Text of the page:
However, returning to the Land Rover shots, many of them have been put up on the net by serving soldiers, other are official photographs and some are press shots. None, as you will see, show Land Rovers in any situation where an RG-31 could not easily have been accommodated. With very few have any details been provided but, largely, they speak for themselves. You can fit my narrative to the pictures by placing the cursor over each of them and a numbered caption will appear, linking it to the relevant number in the text.
The first shot (1) is quite graphic, with the two Land Rovers in shot but with the scale given by the Challenger tank. The road is big enough for two such tanks side-by-side and this is but one carriageway of a dual carriageway road. The Land Rovers are not armoured, but they are clearly being used for the patrol function, with the "dismounts" in the foreground carrying out a foot patrol. The RG-31, only two feet wider than the six foot width of the Land Rover would have no problem at all here.
Next (2) comes quite an interesting shot as this shows engineers preparing to blow up an IED. The scene looks to be out in the desert but, wherever it is, there is plenty of space. Shot (3) is also interesting as it shows a Land Rover escorting and Iraqi police patrol and (4) looks to be an open-topped Land Rover with troops carrying out a vehicle check. The figure in green may be an Iraqi soldier. Again, the road is extremely wide. Two Challengers could drive down this road, side-by-side.
Shot (5) shows a more relaxed scene, with one of the soldiers showing off the latest Iraqi summer fashion. It is the nearest we get to a side-street, but there is still plenty of room for an RG-31. Yet, this is one of the narrowest roads we have seen, in which there is a direct shot of a Land Rover. As to the next shot (7), this is stunningly atmospheric – a dusk patrol, conveying the romance of the desert, which so entralls many visitors to the region. Three "Snatches" are in the shot, and I suspect even Lord Drayson would have difficulty claiming that the RG-31 was too big for this road.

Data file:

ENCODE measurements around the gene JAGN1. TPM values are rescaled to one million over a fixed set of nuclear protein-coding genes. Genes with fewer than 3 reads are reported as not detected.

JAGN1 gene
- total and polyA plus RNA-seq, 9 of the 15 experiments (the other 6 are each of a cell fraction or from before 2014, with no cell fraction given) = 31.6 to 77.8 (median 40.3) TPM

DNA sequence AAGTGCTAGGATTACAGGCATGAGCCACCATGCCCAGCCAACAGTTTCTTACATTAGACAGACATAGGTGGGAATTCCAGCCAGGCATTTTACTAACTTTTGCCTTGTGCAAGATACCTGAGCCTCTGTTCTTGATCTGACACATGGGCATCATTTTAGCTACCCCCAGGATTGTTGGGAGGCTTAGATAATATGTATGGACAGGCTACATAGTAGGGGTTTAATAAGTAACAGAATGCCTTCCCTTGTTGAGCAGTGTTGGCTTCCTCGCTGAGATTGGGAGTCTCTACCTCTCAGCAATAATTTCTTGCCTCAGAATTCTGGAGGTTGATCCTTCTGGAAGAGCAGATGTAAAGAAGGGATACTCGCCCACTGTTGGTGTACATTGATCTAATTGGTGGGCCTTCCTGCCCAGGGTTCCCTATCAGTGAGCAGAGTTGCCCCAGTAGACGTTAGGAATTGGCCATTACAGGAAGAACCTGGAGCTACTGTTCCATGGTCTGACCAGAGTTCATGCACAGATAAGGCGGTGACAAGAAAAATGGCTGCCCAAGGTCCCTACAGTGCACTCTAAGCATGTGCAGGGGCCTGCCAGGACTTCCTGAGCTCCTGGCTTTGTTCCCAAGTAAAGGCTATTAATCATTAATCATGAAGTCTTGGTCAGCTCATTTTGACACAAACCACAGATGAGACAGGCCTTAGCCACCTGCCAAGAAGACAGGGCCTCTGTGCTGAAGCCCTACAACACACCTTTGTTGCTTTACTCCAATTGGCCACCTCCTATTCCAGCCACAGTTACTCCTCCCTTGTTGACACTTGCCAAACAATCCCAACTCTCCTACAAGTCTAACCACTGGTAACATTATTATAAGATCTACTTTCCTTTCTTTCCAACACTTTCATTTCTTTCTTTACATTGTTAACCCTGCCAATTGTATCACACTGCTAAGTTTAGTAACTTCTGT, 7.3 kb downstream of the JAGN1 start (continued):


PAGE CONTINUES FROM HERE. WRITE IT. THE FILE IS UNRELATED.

In the next shot (9), you can only just see the left front wing of the Land Rover. It is parked in the yard of an Iraqi police station and, through the gates, you can see a wide thoroughfare, more than wide enough to accommodate an RG-31 without disrupting traffic. The final shot (10) shows a Land Rover parked in front of an impressive building, with absolutely no shortage of space. The vehicle out front looks to be a Royal Engineers FV432 conversion.
I cannot believe that Drayson could assert that "careful consideration" had been given to the matter. If there had been, there would be RG-31s on order. This is yet another lie. We have plenty more photographs to come, and another remarkable sequence to follow that, which should totally nail the lies. We will keep going until we do.